I never envisioned this. How did I get here? Why are there kids on my bike?
Here’s me circa 1993, I think, at a place called Kelly Canyon, a second-rate ski area in Idaho. Mediocre skiing. Excellent mountain biking:
That was my life for a while. Tearing up the environment.
And these days I am embarrassed to admit that I used to load my bike onto the roof of my VW Golf and drive 30 miles in order to go for a ride. I did this three or four times a week.
Why am I embarrassed to say this? It’s the same feeling I get when I make an impromptu stop at the Kiva to pick up some groceries and realize that I forgot my canvas grocery bag. The cashier pulls out a paper sack — and I start apologizing. The mores of society change, I guess. Or else I’m coming down with eco-anxiety.
But back in those mountain bike days, I was riding my bike nearly every day, a couple hundred miles a week — sometimes on a road bike, sometimes on a mountain bike. On most summer weekends I loaded up and drove to a race somewhere.
But I didn’t think of myself a bicycle-as-lifestyle person. Even when I spent one evening — while my roommate and I watched Monday Night Football — putting a couple hundred wood screws into an old pair of mountain bike tires to make studded snow tires.
I wish I had a photo of that. It was like something out of “Mad Max.” They worked great on ice and snow.
This was in the days before there was a widespread urban cycling “movement” — and before there was a disdain brewing for bicycle commuters. A guy riding his bike to work in the snow was regarded as eccentric — not subversive.
And there wasn’t any ideology to my doing this. Gas was cheap. Global warming was off the radar. I was just a 20-something kid looking for something ridiculous to do. And I liked bikes.
Things are different now. Without trying, I have become part of a movement. I don’t race bikes anymore. I don’t even own a proper mountain bike. And things like this happen when I’m out and about:
Are you sleeping?! There’s no sleeping in cycling!
Yes, I think I qualify as an urban cyclist. A family cyclist. A bicycle-as-lifestyle kind of person. Not because I feel some duty to be so. Mostly it is still simply because I like bikes. And at this point in my life, it’s what works.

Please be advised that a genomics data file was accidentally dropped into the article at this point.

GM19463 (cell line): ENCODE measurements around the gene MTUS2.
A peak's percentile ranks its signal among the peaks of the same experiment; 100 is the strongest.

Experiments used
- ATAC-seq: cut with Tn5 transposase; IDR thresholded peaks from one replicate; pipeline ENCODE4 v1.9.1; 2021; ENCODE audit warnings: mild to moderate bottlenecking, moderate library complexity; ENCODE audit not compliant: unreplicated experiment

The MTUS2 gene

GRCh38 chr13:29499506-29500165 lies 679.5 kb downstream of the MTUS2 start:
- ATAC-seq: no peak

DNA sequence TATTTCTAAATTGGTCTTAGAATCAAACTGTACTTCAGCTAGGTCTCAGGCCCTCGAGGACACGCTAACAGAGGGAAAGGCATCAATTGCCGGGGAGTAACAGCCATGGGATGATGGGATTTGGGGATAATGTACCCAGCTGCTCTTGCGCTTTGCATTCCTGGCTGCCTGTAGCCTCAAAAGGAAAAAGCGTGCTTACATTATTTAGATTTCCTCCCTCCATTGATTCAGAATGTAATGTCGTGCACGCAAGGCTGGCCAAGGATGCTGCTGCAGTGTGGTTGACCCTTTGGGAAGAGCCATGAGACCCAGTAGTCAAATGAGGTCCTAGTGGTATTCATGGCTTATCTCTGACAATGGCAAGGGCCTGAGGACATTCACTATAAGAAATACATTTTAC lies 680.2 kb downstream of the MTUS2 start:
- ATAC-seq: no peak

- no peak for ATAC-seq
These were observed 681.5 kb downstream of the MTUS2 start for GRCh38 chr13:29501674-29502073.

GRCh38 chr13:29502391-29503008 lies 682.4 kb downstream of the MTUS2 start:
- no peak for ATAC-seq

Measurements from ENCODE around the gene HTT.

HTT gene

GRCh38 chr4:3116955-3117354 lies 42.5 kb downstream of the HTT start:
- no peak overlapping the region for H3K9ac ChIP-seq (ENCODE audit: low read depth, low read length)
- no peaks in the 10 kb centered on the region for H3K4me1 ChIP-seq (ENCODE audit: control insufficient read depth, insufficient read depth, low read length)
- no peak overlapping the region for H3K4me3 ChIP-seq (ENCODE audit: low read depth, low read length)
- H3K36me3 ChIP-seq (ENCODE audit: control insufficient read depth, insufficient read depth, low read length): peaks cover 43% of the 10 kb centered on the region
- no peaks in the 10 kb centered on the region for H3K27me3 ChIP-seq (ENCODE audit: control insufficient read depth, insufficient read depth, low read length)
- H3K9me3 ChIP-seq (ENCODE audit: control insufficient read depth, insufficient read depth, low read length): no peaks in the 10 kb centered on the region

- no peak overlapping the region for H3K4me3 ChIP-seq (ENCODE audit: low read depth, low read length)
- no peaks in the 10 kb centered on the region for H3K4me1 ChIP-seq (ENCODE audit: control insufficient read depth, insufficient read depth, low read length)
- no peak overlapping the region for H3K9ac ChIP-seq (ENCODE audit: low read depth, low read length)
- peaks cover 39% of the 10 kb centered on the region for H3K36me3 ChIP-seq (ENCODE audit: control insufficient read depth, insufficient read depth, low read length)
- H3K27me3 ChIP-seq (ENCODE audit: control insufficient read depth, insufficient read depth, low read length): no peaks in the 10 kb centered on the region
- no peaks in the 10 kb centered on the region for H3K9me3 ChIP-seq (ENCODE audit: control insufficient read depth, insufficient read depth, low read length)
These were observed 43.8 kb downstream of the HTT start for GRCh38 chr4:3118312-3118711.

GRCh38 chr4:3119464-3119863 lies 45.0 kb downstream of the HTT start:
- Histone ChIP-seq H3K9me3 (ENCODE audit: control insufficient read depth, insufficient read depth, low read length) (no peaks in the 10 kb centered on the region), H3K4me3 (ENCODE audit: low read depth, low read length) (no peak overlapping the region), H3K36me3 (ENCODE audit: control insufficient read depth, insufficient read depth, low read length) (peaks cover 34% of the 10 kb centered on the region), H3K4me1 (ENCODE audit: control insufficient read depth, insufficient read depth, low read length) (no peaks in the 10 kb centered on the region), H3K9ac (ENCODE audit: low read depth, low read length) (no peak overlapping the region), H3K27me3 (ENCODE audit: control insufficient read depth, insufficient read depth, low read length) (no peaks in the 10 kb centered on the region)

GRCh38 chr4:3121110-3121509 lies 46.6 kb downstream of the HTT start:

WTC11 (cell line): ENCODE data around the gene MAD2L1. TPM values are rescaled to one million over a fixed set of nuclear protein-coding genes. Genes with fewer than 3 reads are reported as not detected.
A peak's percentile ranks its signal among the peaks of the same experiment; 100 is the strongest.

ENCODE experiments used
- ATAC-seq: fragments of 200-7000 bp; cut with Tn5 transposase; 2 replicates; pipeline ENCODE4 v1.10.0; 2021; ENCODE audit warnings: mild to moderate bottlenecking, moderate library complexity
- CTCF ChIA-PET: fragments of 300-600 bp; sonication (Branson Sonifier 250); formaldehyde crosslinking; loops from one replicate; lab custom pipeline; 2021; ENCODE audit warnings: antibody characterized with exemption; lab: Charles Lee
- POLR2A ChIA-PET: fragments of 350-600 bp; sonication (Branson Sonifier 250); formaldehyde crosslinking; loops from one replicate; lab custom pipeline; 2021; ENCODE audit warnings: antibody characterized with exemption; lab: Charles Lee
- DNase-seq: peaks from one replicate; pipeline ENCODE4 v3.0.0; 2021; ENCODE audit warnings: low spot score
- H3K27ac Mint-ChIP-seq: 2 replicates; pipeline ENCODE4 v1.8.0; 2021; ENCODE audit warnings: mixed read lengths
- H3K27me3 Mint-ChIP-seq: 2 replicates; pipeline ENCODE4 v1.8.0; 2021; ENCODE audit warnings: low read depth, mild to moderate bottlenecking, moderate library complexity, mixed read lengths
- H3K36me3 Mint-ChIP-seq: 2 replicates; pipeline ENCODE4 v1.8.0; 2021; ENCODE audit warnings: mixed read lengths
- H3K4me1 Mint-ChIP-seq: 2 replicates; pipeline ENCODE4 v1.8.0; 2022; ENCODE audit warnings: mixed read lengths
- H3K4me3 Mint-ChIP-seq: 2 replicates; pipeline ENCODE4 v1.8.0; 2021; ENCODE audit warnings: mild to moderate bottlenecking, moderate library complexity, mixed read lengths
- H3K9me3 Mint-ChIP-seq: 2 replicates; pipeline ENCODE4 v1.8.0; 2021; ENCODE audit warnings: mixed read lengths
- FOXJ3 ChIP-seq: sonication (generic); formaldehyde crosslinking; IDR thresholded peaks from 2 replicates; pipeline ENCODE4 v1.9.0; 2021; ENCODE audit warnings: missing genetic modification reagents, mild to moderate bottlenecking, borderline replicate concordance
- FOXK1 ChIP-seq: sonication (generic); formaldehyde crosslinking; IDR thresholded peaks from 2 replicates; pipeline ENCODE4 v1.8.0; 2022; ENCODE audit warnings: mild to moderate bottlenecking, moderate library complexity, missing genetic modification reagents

And here I am.
Whereas I used to fret over what to eat the night before a race, now I worry that I’ve bought too many groceries to get home on the bike.
I took the 5-year-old to Fred Meyer a couple of weeks ago. We rolled the cart outside and sized up the situation:
“Dadda,” says the sweet and innocent child. “It’s not possible.”
I worried she was right, but damned it I was going to admit that. So I start blurting out the sort of aphorisms that my own father peppered me with. (Probably the same ones his father told him.) Tried and true Horatio Alger stuff:
- “America is a place where all things are possible, my child,” I say.
- “You can do whatever you want if you put your mind to it,” I say.
- “Thomas Edison once said: ‘Genius is 1 percent inspiration and 99 percent perspiration,'” I say, not quite sure how this is relevant. But it’s OK, because the 5-year-old does not know what “perspiration” is. Besides, Edison invented the incandescent light bulb, which we all know is KILLING THE PLANET!!
- “Stop talking, and start loadin’,” I say.
So, having put fatherhood itself on the line, I have no choice but to buy into these cliches myself. And it is true that packing the panniers of an Xtracycle is like packing a suitcase. If you try hard enough, there’s always room to squeeze in one more pair of underwear.
I tell this inspirational nugget to the child as well.
- If you try hard enough, there is always room for one … more … beer bottle …
We were pushing the limits this day. Perhaps the tires were not
Even though the tires were up to pressure, I could feel the rim hit the ground on even the slightest bump. But we made it.
Indeed, America is the land of possibility, especially when there is beer to be transported home. And the child learned an invaluable lesson about persistence. And the institution of fatherhood was safe, at least for one more day.